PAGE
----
"And again, it was not just fear but the lies that they were being told. You know, I was part of the process that produced recommendations for what are called non-pharmaceutical interventions in the event of another serious pandemic. You know, this effort started in the United States really in 2004 when the so-called bird flu surfaced, a potentially lethal virus. And one of the things that I kept preaching has, I think, been pretty much incorporated into every plan that I know of, is that you tell the truth."

On what the next pandemic might be like

"Of course there have been an unlimited number of pandemics, and we know about a dozen or so in the last 300 years, and it will keep happening. It's the nature of the virus. In 2009, we had a mild one, the mildest on record, but there were probably, in history, many events like 2009 that nobody noticed because they weren't lethal. Now our molecular biology and surveillance alerts us even to the mild ones. Sooner or later, there will likely be another very dangerous virus. I think the only real answer is to develop a vaccine that will work against all influenza viruses, and the science suggests that that is possible. There is work being done on it. I think more resources need go to that exercise. I think if influenza had been taken seriously over the past decades, there's a good chance we'd have such a vaccine today."

On whether a flu vaccine can stop the next pandemic

"The virus mutates — it's one of the fastest mutating viruses in existence, and it changes from year to year. That's why you can get sick two years in a row. That's why you need a new shot, a new vaccine inoculation every year. That's why the vaccine sometimes misses a target. But a pandemic virus is one that's entirely new, or has some entirely new features, as opposed to simply changing from the past. And when that enters a population, there are a lot more people who are vulnerable to it."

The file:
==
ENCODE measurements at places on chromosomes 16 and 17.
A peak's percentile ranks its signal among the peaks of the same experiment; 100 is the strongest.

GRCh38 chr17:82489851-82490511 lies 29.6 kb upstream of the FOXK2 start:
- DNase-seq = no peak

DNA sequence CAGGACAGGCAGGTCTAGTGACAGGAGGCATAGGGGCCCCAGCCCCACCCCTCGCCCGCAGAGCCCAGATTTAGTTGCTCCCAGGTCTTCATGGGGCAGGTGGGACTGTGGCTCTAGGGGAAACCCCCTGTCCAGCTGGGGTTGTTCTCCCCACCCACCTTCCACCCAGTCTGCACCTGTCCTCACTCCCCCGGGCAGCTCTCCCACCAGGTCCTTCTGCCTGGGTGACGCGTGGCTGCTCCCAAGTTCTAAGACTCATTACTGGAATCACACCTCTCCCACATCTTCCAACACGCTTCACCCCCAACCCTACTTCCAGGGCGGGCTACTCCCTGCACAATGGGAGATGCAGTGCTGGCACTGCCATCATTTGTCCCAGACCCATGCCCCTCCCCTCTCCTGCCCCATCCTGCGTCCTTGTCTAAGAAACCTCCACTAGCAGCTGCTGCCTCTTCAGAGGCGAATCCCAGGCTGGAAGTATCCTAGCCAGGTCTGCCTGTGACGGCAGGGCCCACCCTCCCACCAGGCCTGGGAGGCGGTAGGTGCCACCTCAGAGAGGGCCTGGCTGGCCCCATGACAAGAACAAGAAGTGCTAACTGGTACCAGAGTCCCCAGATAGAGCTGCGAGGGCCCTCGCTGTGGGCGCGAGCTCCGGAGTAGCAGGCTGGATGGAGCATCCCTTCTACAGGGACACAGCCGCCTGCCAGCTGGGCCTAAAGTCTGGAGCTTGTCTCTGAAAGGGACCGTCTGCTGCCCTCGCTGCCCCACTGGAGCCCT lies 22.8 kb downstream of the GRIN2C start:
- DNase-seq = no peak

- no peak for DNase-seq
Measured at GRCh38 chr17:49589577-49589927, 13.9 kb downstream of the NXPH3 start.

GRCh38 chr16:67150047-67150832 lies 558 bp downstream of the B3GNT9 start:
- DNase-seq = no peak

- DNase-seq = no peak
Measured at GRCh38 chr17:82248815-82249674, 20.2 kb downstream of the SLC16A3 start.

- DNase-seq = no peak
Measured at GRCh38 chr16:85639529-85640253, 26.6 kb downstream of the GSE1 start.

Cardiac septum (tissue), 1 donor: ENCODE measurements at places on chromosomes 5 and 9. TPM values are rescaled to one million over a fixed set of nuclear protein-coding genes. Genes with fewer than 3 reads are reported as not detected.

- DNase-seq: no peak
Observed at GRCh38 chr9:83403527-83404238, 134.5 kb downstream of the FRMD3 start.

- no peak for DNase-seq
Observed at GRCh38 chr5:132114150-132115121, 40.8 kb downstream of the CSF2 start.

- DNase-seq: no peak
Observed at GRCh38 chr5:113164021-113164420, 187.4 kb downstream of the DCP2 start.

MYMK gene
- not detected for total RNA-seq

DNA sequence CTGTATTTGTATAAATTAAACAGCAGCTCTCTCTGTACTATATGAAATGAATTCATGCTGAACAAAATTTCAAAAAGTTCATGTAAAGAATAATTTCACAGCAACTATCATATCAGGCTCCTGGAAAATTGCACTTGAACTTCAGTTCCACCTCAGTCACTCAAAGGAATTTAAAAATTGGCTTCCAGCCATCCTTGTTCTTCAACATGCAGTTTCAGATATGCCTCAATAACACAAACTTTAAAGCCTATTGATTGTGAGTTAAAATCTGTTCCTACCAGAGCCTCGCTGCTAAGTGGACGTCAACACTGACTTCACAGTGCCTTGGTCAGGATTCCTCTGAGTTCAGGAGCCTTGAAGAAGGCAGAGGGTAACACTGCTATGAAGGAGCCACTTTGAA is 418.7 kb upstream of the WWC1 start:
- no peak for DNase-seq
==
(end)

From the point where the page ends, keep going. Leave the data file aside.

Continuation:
On how we'll know the next pandemic is coming

"We'll know it's coming because we do monitor that stuff, there's a lot of surveillance. We won't know, until it starts moving through the human population, just how lethal it's going to be. As I said, 2009 was milder than a normal flu season, but there are probably many events we didn't know about just like that. So just because it's a new pandemic virus doesn't automatically mean it's deadly. However, you know, it could be. And we have no way of knowing until it arrives."

On what we can learn from 1918

"No. 1, if you want society to continue to function I think you need to tell the truth. I think, No. 2, or maybe this is the most important lesson, is to take the disease seriously and put some resources into finding a universal vaccine. There are measures you can take that, you know, which would work for any infectious disease or seasonal influenza that could do some good, but they're not going to do tremendous amount of good. For example, washing your hands, as simple as that sounds, that helps protect you. The so-called non-pharmaceutical interventions I mentioned a few minutes ago are are pretty much self-explanatory. They generally refer to social distancing. I mean, that's self-explanatory. Basically keeping yourself away from from other people. But since this has to be sustained over a period of weeks, you know, it's not feasible to just lock yourself in a closet. Even in a lethal pandemic, that's not going to work very well."

This segment aired on December 20, 2017.